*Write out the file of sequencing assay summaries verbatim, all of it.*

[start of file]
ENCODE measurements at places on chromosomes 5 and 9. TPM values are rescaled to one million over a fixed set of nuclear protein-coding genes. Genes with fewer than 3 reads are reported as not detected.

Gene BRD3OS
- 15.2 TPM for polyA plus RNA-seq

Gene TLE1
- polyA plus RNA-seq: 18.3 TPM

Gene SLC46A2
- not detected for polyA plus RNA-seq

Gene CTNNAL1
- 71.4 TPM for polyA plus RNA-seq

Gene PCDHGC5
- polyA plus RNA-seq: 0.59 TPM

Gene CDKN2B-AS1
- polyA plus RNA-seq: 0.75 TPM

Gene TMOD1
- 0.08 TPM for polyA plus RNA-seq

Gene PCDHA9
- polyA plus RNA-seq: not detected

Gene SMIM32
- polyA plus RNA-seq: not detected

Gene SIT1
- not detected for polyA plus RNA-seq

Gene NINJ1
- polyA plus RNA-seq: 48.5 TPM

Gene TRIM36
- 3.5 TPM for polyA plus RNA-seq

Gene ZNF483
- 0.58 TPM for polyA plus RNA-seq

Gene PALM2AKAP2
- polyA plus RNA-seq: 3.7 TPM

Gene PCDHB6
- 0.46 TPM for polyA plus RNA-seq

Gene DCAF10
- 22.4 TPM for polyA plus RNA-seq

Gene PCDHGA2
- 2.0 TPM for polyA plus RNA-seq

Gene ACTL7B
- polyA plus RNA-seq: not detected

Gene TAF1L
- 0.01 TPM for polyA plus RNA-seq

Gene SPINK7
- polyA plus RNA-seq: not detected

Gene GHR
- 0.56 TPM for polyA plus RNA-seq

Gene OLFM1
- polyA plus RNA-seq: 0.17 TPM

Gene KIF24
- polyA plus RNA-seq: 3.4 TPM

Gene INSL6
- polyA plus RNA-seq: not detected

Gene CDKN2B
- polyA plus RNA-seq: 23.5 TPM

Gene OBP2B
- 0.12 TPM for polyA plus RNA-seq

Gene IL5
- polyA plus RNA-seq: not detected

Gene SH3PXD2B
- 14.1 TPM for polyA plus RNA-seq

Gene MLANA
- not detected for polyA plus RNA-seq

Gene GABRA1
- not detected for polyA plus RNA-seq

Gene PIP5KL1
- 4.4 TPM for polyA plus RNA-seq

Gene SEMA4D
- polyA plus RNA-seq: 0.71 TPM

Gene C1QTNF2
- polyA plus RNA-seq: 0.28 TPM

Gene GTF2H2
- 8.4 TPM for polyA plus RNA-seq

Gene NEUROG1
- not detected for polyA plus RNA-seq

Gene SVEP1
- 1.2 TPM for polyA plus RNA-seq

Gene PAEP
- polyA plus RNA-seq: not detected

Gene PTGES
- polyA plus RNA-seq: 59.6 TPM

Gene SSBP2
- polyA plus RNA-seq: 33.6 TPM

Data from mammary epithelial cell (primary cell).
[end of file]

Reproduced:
ENCODE measurements at places on chromosomes 5 and 9. TPM values are rescaled to one million over a fixed set of nuclear protein-coding genes. Genes with fewer than 3 reads are reported as not detected.

Gene BRD3OS
- 15.2 TPM for polyA plus RNA-seq

Gene TLE1
- polyA plus RNA-seq: 18.3 TPM

Gene SLC46A2
- not detected for polyA plus RNA-seq

Gene CTNNAL1
- 71.4 TPM for polyA plus RNA-seq

Gene PCDHGC5
- polyA plus RNA-seq: 0.59 TPM

Gene CDKN2B-AS1
- polyA plus RNA-seq: 0.75 TPM

Gene TMOD1
- 0.08 TPM for polyA plus RNA-seq

Gene PCDHA9
- polyA plus RNA-seq: not detected

Gene SMIM32
- polyA plus RNA-seq: not detected

Gene SIT1
- not detected for polyA plus RNA-seq

Gene NINJ1
- polyA plus RNA-seq: 48.5 TPM

Gene TRIM36
- 3.5 TPM for polyA plus RNA-seq

Gene ZNF483
- 0.58 TPM for polyA plus RNA-seq

Gene PALM2AKAP2
- polyA plus RNA-seq: 3.7 TPM

Gene PCDHB6
- 0.46 TPM for polyA plus RNA-seq

Gene DCAF10
- 22.4 TPM for polyA plus RNA-seq

Gene PCDHGA2
- 2.0 TPM for polyA plus RNA-seq

Gene ACTL7B
- polyA plus RNA-seq: not detected

Gene TAF1L
- 0.01 TPM for polyA plus RNA-seq

Gene SPINK7
- polyA plus RNA-seq: not detected

Gene GHR
- 0.56 TPM for polyA plus RNA-seq

Gene OLFM1
- polyA plus RNA-seq: 0.17 TPM

Gene KIF24
- polyA plus RNA-seq: 3.4 TPM

Gene INSL6
- polyA plus RNA-seq: not detected

Gene CDKN2B
- polyA plus RNA-seq: 23.5 TPM

Gene OBP2B
- 0.12 TPM for polyA plus RNA-seq

Gene IL5
- polyA plus RNA-seq: not detected

Gene SH3PXD2B
- 14.1 TPM for polyA plus RNA-seq

Gene MLANA
- not detected for polyA plus RNA-seq

Gene GABRA1
- not detected for polyA plus RNA-seq

Gene PIP5KL1
- 4.4 TPM for polyA plus RNA-seq

Gene SEMA4D
- polyA plus RNA-seq: 0.71 TPM

Gene C1QTNF2
- polyA plus RNA-seq: 0.28 TPM

Gene GTF2H2
- 8.4 TPM for polyA plus RNA-seq

Gene NEUROG1
- not detected for polyA plus RNA-seq

Gene SVEP1
- 1.2 TPM for polyA plus RNA-seq

Gene PAEP
- polyA plus RNA-seq: not detected

Gene PTGES
- polyA plus RNA-seq: 59.6 TPM

Gene SSBP2
- polyA plus RNA-seq: 33.6 TPM

Data from mammary epithelial cell (primary cell).